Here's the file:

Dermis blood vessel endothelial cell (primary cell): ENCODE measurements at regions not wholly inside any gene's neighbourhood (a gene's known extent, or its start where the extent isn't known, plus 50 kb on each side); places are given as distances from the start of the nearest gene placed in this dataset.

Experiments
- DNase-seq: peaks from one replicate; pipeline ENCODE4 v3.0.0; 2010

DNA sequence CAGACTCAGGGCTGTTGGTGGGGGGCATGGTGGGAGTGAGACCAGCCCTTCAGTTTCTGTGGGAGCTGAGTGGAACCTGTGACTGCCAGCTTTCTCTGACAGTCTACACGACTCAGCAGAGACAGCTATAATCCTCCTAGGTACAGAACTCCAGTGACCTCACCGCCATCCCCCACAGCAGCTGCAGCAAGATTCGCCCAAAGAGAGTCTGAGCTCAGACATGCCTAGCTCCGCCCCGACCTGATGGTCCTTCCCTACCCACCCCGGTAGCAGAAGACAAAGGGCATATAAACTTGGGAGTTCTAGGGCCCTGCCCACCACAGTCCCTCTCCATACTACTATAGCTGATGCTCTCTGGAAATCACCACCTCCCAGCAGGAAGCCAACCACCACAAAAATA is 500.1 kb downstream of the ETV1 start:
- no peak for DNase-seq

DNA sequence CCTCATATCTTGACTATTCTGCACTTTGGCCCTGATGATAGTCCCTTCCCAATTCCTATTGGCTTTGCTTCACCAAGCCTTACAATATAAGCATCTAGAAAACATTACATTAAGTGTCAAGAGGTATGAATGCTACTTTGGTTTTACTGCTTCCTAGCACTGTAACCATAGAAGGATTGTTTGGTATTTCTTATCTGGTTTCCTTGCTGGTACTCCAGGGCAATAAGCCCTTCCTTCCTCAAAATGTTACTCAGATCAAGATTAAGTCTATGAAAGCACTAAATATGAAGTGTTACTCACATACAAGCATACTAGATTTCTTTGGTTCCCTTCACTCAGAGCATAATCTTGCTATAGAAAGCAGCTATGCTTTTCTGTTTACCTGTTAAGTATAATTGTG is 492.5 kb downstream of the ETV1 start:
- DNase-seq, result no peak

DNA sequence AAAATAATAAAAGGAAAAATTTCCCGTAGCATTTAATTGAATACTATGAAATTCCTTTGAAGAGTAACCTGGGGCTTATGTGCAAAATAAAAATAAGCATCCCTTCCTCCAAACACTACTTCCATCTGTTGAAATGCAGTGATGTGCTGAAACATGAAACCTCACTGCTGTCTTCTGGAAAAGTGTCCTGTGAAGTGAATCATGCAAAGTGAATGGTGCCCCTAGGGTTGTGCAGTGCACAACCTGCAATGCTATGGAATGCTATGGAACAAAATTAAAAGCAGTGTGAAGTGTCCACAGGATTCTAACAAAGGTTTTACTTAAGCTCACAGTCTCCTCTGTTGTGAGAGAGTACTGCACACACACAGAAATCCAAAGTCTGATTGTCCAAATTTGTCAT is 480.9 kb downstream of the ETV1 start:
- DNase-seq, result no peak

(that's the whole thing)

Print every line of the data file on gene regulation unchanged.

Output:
Dermis blood vessel endothelial cell (primary cell): ENCODE measurements at regions not wholly inside any gene's neighbourhood (a gene's known extent, or its start where the extent isn't known, plus 50 kb on each side); places are given as distances from the start of the nearest gene placed in this dataset.

Experiments
- DNase-seq: peaks from one replicate; pipeline ENCODE4 v3.0.0; 2010

DNA sequence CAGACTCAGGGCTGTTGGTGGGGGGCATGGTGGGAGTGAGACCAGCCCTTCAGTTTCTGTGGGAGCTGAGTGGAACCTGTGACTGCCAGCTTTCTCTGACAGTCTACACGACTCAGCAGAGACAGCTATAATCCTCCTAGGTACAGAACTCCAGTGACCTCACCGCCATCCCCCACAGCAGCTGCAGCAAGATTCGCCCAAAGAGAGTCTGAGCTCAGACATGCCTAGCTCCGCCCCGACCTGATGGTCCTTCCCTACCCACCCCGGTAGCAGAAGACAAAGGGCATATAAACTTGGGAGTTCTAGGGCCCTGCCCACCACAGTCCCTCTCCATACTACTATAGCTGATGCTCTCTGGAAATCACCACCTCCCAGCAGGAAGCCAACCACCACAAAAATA is 500.1 kb downstream of the ETV1 start:
- no peak for DNase-seq

DNA sequence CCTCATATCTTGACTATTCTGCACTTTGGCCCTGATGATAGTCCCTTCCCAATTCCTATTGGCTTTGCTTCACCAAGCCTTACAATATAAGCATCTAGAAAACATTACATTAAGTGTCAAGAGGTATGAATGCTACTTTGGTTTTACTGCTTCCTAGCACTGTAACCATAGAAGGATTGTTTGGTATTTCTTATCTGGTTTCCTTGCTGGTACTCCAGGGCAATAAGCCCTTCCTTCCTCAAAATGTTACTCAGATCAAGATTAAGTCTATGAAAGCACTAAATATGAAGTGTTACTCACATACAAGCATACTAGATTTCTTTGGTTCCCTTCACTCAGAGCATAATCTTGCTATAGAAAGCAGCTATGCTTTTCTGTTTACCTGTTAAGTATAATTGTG is 492.5 kb downstream of the ETV1 start:
- DNase-seq, result no peak

DNA sequence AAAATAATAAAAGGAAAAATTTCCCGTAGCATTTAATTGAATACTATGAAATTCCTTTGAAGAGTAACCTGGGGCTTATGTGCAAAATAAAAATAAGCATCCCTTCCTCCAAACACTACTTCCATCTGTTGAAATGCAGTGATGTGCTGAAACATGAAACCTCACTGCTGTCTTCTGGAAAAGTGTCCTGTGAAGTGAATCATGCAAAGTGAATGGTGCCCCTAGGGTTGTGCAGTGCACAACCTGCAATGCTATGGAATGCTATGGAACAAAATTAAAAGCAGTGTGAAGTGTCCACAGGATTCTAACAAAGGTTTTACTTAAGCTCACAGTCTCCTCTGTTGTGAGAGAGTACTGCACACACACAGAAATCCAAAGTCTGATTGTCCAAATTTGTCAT is 480.9 kb downstream of the ETV1 start:
- DNase-seq, result no peak